Developments in Cuba significantly changed this situation. The Castro regime provided the Soviets with a beachhead in Latin America, and a pro-Soviet, anti-US example which Moscow hoped other Latin American countries would emulate. The Soviets responded to developments in Cuba with approval and support.

However, the Castro regimeʼs claims to communist status raised problems for Moscow. The Soviets originally did not want a full-blown communist regime in Cuba. They wanted a regime with a nationalist facade, but tolerant of and amenable to local communist influence. They invented a special name for such a regime in their Marxist eschatology: “national democracy.” Moscowʼs hope was that this regime would be almost as amenable to Soviet influence as a purely communist one, while its nationalist facade would enhance its attractiveness to other Latin American countries. Soviet recognition of Castroʼs claim to communist affiliation meant modification of these plans and, more significantly, a deeper Soviet involvement with the highly volatile and impulsive Castro. Moscow nevertheless recognized Castroʼs claims to communist status, probably because a new communist regime is always welcome as a sign of the onward march of world communism, and partly from a feeling that there was little choice. The Soviet leaders now refer to Castro as “Comrade.” The Soviet commitment to sustain him has deepened accordingly.

A further Soviet objective in Cuba is the development of an economically and politically viable internal system that will provide an example of militant, dynamic progress for other Latin American countries. Although the Soviet Union has made a sizeable contribution to keeping the Castro regime afloat economically, until quite recently it has been conspicuously niggardly about providing economic development assistance that would turn the Castro regime into the attractive example we think the Soviets want it to be. This is probably due to a variety of reasons, which include traditional Soviet caution about expending resources abroad, Cubaʼs deteriorating economic situation, and Soviet-Cuban disagreement over what to do about it.

On the latter point, there is evidence beyond reasonable doubt that the departure from Cuba last spring of Soviet Ambassador S. Kudryav-tsev was directly connected with, and probably a result of, Soviet-Cuban disagreements over management of the Cuban economy. Reliable reports indicate that Soviet-Cuban frictions also arose as a result of Cuban resentment at Moscowʼs effort to dictate policies, and Soviet resentment of Cuban assistance demands which Moscow thought exorbitant.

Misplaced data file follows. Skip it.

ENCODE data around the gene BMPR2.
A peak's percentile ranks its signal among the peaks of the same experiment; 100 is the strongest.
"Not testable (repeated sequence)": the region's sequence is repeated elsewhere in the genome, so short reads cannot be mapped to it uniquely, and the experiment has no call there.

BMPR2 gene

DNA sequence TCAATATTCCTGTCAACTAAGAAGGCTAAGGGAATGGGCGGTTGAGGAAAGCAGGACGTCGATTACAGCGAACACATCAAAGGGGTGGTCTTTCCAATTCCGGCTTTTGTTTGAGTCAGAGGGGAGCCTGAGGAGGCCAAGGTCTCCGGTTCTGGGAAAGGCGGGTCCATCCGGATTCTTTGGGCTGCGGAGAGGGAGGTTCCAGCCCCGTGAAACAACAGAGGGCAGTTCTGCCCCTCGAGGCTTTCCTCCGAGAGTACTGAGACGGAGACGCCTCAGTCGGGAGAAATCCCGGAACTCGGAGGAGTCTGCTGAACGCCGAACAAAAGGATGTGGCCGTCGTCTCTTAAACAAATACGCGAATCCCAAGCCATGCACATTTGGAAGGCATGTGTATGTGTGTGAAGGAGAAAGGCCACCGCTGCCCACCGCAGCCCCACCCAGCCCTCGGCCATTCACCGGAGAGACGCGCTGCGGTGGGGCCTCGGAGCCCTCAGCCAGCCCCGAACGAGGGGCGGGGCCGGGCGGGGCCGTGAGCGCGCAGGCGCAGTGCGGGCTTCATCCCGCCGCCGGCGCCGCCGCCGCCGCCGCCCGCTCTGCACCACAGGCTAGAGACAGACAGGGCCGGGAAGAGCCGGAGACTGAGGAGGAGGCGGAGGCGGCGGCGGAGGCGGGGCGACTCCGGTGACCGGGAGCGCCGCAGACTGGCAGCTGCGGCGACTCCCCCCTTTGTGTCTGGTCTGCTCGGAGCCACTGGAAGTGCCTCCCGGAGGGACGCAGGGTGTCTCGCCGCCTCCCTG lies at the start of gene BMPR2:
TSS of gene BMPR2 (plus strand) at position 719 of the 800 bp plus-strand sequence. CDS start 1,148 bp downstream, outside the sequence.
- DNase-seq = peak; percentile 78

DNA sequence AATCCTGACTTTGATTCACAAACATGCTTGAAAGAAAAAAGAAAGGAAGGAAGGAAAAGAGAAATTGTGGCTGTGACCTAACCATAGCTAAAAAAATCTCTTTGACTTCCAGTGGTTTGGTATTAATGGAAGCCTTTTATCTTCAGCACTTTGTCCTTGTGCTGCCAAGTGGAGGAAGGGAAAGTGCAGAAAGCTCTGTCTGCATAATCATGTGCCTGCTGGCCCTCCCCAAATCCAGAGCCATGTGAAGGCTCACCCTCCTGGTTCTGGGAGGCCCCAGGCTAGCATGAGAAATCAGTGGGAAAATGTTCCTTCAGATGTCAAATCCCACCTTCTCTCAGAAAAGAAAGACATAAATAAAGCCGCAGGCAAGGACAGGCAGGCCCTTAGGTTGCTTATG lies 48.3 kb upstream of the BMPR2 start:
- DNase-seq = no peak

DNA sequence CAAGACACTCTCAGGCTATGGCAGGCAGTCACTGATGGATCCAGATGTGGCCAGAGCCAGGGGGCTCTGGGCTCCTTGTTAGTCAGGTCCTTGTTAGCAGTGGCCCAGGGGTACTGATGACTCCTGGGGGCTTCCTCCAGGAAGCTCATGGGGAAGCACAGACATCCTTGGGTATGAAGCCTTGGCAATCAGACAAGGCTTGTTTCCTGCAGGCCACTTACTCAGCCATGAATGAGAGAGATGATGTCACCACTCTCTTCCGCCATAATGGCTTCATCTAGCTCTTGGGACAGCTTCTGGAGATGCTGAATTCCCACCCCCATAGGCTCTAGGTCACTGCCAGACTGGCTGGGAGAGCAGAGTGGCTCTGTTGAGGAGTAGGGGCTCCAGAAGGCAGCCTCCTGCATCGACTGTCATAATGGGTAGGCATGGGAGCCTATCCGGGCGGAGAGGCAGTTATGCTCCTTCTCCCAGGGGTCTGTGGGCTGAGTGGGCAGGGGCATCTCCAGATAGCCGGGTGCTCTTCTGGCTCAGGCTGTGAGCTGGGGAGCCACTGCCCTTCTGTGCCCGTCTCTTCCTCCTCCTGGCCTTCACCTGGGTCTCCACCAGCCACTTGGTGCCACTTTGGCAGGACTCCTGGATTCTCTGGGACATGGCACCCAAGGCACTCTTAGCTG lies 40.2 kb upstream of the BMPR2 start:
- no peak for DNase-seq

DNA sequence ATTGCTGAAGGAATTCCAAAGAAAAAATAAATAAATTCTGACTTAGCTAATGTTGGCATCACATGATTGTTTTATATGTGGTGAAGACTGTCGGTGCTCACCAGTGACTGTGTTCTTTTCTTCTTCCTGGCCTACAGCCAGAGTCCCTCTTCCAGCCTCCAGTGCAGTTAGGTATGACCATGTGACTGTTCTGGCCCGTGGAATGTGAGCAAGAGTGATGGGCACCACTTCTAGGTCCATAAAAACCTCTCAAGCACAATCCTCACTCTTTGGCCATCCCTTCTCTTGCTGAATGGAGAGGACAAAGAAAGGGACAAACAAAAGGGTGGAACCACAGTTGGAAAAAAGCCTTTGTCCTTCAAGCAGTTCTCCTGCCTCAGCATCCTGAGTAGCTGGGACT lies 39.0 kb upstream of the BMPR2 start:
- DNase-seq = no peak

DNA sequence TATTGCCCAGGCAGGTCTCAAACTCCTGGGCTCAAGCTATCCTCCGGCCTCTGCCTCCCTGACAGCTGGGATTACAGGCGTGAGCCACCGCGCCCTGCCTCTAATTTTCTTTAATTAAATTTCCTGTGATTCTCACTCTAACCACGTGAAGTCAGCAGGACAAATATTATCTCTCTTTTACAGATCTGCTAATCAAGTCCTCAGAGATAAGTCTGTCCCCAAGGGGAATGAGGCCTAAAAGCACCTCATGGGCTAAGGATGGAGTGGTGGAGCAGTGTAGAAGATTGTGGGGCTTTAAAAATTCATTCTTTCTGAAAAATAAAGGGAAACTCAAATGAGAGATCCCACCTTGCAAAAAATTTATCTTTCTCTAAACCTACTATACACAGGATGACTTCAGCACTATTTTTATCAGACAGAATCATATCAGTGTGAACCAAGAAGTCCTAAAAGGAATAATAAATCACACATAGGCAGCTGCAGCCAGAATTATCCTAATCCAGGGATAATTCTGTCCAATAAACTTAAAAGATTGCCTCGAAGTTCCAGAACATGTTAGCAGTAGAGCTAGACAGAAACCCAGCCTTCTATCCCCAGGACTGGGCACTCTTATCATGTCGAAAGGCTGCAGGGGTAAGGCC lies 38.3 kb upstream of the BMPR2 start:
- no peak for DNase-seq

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However, developments since the Spring of this year suggest that Soviet-Cuban agreement has been reached on Moscowʼs role in Cuba, and that the USSR is implementing policies designed to ensure the security and domestic development of its Latin American beachhead.

On May 14, after one-and-a-half monthʼs negotiations in Moscow, a Soviet-Cuban supplementary trade protocol for 1962 was signed which provided for increased Soviet economic deliveries, including consumer goods, to Cuba. In early June a Soviet delegation headed by Uzbek Party leader Rashidov made an on-the-spot investigation of the Cuban economic situation which may have cleared away Soviet-Cuban disagreements over Cuban domestic problems and indicated an enhanced Soviet role in Cuban developments. Finally, Raul Castro during his visit to Moscow the first half of July also was reported to have taken up economic-military assistance with the Soviets, although the visit could hardly have planned the increased Soviet military-economic shipments to Cuba that took place shortly thereafter in late July and August. Cuban leader Che Guevara is presently in Moscow, reportedly to discuss Soviet construction in Cuba of a steel mill with an annual capacity of 1.3 million tons, which would give Cuba the largest steel producing capacity of any Latin American country.

There are very definite limits to any Soviet effort to build up Cuba as a “showcase” for other Latin American countries. To build Cuba into a truly prosperous country with a high standard of living would contrast it starkly with most countries of the communist bloc, including the Soviet Union itself. Furthermore, the communist system appears to have built-in obstacles of a political and economic nature to the establishment of a society with widespread prosperity. Within these limitations, however, the Soviet Union may hope to contribute to an economic progress and viability in Cuba that will serve to impress visitors from less fortunate Latin American areas.